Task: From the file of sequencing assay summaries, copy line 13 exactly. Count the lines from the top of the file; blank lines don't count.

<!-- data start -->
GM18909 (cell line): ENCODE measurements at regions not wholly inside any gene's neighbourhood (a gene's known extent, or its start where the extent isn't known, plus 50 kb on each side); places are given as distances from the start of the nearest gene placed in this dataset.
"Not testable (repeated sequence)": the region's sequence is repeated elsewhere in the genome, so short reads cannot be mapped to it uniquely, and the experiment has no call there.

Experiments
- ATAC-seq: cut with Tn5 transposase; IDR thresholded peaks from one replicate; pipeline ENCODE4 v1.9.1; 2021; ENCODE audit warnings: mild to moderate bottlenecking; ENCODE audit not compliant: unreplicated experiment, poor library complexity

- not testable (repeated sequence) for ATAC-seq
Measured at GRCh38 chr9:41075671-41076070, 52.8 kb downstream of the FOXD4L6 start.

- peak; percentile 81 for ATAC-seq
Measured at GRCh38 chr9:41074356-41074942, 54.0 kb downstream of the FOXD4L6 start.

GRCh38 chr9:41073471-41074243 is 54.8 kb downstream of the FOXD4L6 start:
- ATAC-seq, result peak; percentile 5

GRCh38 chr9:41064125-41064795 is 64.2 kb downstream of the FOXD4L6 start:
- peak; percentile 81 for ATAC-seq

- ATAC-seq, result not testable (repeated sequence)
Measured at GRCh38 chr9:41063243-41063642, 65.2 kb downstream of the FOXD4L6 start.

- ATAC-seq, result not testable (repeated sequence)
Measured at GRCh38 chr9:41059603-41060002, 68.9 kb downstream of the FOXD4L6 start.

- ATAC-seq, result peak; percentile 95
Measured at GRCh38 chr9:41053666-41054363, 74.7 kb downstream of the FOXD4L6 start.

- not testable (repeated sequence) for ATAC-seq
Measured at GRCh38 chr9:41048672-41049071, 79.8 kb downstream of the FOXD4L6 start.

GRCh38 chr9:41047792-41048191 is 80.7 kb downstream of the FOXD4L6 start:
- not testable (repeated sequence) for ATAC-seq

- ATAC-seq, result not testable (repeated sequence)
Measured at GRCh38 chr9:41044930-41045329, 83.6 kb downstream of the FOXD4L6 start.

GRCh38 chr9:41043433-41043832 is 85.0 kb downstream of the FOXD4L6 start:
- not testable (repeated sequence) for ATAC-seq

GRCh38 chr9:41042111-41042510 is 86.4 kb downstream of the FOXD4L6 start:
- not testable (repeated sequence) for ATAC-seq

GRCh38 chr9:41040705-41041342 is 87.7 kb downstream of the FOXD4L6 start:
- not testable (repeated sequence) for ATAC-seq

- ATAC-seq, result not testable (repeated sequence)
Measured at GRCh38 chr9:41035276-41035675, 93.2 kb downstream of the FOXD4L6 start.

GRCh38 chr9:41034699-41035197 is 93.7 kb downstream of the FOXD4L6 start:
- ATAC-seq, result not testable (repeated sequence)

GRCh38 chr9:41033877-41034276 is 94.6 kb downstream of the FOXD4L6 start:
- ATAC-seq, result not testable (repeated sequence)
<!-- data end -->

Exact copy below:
- ATAC-seq, result not testable (repeated sequence)